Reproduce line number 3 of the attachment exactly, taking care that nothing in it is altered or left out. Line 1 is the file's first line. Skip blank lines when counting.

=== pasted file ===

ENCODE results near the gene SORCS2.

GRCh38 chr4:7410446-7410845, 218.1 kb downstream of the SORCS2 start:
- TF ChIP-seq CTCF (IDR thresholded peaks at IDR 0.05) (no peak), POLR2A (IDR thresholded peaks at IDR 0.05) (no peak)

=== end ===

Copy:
- TF ChIP-seq CTCF (IDR thresholded peaks at IDR 0.05) (no peak), POLR2A (IDR thresholded peaks at IDR 0.05) (no peak)